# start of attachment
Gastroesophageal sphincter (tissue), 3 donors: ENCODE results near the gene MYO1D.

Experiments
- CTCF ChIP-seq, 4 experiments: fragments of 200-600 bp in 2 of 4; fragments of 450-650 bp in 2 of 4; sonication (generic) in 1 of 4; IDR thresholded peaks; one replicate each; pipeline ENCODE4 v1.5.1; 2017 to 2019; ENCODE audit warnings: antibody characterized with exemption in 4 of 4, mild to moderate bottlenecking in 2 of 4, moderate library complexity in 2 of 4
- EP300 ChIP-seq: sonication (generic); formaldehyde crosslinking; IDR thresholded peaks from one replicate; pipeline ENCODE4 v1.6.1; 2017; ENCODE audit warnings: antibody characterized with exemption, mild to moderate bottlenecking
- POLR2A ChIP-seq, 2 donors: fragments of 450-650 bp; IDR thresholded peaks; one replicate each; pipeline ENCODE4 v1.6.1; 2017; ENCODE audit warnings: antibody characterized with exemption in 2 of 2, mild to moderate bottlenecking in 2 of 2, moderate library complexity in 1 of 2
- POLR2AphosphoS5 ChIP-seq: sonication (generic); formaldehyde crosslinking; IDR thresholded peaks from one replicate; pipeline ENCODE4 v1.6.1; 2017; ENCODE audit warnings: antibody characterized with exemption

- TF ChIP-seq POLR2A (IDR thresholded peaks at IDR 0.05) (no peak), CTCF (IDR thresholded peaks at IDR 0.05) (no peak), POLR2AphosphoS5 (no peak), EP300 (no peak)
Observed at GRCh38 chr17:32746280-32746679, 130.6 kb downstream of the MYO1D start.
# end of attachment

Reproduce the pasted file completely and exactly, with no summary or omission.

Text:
Gastroesophageal sphincter (tissue), 3 donors: ENCODE results near the gene MYO1D.

Experiments
- CTCF ChIP-seq, 4 experiments: fragments of 200-600 bp in 2 of 4; fragments of 450-650 bp in 2 of 4; sonication (generic) in 1 of 4; IDR thresholded peaks; one replicate each; pipeline ENCODE4 v1.5.1; 2017 to 2019; ENCODE audit warnings: antibody characterized with exemption in 4 of 4, mild to moderate bottlenecking in 2 of 4, moderate library complexity in 2 of 4
- EP300 ChIP-seq: sonication (generic); formaldehyde crosslinking; IDR thresholded peaks from one replicate; pipeline ENCODE4 v1.6.1; 2017; ENCODE audit warnings: antibody characterized with exemption, mild to moderate bottlenecking
- POLR2A ChIP-seq, 2 donors: fragments of 450-650 bp; IDR thresholded peaks; one replicate each; pipeline ENCODE4 v1.6.1; 2017; ENCODE audit warnings: antibody characterized with exemption in 2 of 2, mild to moderate bottlenecking in 2 of 2, moderate library complexity in 1 of 2
- POLR2AphosphoS5 ChIP-seq: sonication (generic); formaldehyde crosslinking; IDR thresholded peaks from one replicate; pipeline ENCODE4 v1.6.1; 2017; ENCODE audit warnings: antibody characterized with exemption

- TF ChIP-seq POLR2A (IDR thresholded peaks at IDR 0.05) (no peak), CTCF (IDR thresholded peaks at IDR 0.05) (no peak), POLR2AphosphoS5 (no peak), EP300 (no peak)
Observed at GRCh38 chr17:32746280-32746679, 130.6 kb downstream of the MYO1D start.